Backflip Studios Upgrades Time Wasting on iOS with Paper Toss 2.0
One of the top developers of free-to-play iOS games, Backflip Studios, has graced the masses with yet another bane on productivity, Paper Toss 2.0. Successor to the absurdly popular Paper Toss, the new iteration contains all the mechanics of the original and couples them with several new game modes, items, and a few extras. As enjoyable as the first, the complaints to be had are minimal at worst.
Like the first Paper Toss, Paper Toss 2.0 tasks users with seeking high scores by flicking wads of crumpled up paper into a virtual trash bin. To series newcomers, it all works very intuitively, with users simply touching the paper and sliding their finger in the direction they want it to go. For each wad that lands in the trash bin, points and coins are earned.
It’s not all as simple as it sounds, though, as a fan will periodically change sides and “wind” strength, causing the paper ball to curve in a particular direction. As such, players will have to compensate for air speed, but after some practice it isn’t that bad. For veterans of the series, it won’t be difficult at all. That said, Backflip Studios has added in some new game modes to change things up a bit.
The most basic of these modes is the “Cubicle” where the trash bin is placed relatively close to the player. Fairly low scoring, most of the amusement comes from harassing digital coworkers by flicking items directly at them. It’s not too extravagant with just a wad of paper — other than some dirty looks — but as players score more baskets, they earn more and more Coin that can be used to buy new tossable items such as staplers, tomatoes, and even grenades (also, sequential baskets create a score multiplier that not only boosts one’s score, but how much coin per shot they make too). As one would expect, the results are… interesting.
Unfortunately, and as one of the downsides of Paper Toss 2.0, currency is earned incredibly slowly, and it will take a significant amount of time to earn enough to unlock new items unless one opts for spending real money on virtual currency packs. If players don’t wish to break open their wallets, the only way to expedite this process is through playing the harder game modes.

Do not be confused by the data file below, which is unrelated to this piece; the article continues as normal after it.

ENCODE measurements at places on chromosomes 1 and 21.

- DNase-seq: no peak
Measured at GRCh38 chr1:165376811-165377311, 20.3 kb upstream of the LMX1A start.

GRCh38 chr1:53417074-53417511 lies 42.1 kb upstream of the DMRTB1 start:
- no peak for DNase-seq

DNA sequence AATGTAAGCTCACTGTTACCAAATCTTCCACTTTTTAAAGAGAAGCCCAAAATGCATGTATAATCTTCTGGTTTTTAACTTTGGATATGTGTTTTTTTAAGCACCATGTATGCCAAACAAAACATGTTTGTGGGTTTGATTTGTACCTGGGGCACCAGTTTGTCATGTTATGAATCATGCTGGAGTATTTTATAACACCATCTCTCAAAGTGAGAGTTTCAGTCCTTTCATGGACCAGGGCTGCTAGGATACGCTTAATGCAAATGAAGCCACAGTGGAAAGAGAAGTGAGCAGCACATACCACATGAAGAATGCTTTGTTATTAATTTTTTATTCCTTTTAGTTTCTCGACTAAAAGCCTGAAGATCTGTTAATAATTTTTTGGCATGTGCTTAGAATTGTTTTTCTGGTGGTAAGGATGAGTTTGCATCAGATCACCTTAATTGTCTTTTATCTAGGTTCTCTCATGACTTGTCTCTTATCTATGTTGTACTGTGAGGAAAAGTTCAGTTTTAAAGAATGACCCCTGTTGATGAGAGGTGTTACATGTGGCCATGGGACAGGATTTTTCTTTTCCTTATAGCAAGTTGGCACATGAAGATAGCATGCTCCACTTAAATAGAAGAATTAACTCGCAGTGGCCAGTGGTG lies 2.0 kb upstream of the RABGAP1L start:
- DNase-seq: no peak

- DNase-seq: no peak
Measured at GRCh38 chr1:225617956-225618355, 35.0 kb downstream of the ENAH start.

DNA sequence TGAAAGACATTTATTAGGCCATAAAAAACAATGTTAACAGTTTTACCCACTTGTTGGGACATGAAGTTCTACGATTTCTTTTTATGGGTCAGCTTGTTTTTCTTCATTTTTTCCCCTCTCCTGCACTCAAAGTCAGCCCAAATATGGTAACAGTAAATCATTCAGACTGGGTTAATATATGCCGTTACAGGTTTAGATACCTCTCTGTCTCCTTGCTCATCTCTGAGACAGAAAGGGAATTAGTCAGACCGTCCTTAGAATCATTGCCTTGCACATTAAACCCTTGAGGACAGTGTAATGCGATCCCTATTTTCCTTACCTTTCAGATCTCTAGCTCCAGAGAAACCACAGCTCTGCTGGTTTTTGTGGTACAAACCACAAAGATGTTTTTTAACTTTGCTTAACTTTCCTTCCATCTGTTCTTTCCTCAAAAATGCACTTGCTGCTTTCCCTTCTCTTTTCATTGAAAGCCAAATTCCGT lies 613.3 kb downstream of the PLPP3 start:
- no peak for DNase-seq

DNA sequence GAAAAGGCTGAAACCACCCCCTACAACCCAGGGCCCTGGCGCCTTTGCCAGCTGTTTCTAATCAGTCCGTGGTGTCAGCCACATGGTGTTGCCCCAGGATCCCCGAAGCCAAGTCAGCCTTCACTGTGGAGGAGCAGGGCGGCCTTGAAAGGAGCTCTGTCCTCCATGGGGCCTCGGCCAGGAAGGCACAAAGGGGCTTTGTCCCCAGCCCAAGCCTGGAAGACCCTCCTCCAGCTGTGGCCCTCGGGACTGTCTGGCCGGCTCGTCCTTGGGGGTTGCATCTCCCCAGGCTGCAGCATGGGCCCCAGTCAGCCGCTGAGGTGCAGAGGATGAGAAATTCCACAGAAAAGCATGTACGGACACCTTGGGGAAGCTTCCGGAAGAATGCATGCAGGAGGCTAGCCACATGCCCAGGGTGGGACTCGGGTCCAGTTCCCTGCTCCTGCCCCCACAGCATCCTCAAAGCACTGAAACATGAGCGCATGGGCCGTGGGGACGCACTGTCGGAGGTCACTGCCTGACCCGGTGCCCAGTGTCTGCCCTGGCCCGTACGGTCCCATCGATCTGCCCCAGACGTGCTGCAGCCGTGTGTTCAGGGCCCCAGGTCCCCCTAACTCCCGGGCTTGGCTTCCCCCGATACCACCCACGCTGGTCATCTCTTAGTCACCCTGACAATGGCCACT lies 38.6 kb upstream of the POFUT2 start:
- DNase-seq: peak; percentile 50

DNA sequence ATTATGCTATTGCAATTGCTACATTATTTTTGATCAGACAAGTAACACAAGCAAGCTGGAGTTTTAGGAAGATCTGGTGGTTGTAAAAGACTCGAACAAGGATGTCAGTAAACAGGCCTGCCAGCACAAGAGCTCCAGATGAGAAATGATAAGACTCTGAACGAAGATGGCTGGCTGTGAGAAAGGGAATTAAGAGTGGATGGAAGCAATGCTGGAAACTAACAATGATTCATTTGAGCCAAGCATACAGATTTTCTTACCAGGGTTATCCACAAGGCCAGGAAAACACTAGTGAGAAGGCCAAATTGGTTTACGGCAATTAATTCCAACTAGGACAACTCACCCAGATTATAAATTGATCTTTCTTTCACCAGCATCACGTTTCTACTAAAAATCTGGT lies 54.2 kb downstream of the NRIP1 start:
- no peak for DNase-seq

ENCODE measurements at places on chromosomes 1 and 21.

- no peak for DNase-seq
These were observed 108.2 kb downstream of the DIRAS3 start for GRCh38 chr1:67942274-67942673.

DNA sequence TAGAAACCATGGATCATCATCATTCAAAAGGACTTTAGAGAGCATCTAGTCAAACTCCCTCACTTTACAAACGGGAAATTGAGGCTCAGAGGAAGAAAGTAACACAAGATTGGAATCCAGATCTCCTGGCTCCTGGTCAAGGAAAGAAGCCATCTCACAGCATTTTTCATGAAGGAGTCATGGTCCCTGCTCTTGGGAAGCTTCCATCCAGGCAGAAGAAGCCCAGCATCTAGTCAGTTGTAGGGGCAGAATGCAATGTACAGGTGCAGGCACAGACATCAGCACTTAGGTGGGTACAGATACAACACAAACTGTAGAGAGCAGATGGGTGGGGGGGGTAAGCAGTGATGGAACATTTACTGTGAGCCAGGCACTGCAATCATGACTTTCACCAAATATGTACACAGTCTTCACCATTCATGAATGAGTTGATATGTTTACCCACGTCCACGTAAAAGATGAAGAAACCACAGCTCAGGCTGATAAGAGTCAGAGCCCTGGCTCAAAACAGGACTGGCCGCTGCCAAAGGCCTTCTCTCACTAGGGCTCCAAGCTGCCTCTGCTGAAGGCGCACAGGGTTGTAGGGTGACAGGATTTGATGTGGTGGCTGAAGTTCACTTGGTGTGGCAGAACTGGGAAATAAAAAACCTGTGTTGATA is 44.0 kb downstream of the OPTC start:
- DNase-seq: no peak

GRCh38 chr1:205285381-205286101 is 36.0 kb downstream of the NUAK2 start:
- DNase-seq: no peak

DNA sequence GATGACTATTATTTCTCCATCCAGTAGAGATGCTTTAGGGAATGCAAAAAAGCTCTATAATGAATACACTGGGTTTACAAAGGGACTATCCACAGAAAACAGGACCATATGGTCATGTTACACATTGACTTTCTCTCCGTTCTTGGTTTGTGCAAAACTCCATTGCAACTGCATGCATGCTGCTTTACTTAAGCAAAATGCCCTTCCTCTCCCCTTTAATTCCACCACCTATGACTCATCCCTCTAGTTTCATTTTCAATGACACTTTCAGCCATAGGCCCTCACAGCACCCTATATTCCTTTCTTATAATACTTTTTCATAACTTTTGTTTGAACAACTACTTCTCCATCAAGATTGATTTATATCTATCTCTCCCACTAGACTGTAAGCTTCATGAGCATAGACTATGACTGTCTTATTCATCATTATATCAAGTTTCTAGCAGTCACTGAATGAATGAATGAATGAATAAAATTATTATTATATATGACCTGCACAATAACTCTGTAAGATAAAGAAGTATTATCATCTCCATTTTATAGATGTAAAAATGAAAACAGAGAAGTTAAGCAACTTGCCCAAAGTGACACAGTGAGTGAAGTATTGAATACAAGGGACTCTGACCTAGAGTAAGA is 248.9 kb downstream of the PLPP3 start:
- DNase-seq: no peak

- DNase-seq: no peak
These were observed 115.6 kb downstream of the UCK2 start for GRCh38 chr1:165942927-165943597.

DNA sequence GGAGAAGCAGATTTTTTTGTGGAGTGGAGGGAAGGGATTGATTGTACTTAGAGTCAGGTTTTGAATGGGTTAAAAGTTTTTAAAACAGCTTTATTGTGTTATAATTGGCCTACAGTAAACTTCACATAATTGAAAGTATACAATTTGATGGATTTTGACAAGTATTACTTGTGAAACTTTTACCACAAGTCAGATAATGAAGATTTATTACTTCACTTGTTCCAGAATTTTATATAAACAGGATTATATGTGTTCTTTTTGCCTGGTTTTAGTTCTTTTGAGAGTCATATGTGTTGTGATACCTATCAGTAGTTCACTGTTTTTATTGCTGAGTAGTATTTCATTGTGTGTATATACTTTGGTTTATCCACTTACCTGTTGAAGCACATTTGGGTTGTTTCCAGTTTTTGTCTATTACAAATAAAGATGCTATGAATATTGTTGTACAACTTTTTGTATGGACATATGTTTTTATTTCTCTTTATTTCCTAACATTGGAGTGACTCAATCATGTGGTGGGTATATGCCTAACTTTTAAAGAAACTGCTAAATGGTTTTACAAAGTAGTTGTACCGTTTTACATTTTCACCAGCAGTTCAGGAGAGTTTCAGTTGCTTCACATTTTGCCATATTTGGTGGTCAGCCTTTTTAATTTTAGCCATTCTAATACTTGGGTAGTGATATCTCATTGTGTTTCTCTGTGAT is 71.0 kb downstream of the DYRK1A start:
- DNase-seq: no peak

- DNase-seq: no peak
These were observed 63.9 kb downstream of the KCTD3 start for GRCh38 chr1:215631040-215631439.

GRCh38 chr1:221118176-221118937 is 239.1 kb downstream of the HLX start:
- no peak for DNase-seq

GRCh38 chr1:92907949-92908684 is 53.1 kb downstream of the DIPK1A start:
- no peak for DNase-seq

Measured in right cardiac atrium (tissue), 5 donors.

Baskets in these modes award more currency, but they are much more difficult to make. One of the hardest is a new “Intern” mode that has some kid wheeling about in a chair back and forth. To add to the challenge, the fan continues to blow making it exceedingly challenging to make baskets. It’s a great addition, but it does come with an obnoxious little oversight. The paper wads don’t reset until the last one stops moving, and a missed shot often results in it getting hung up on the wheels of the intern’s chair. This causes the respawn of a new piece of paper to take longer than it should.
The other game modes aren’t as interesting and consist mostly of trash bins being placed at farther and farther distances within different environments. They still grant more coin than the standard Cubicle mode, so they are certainly worth playing. It is also worth mentioning that that extra coin can be used on more than just amusing items, but also score boosting power-ups as well such as a creating a bigger waste basket or turning off the fan for the next turn.
Overall, the core of Paper Toss 2.0 is the same as it ever was. That said, it was always pretty enjoyable, so that’s probably a good thing. Along with the classic mechanics that made the first game popular, the new rendition comes with several new modes to offer both veterans and newcomers greater variety and challenge. More polished and expansive than the original, Paper Toss 2.0 is a great new free game for wasting time and procrastinating real work.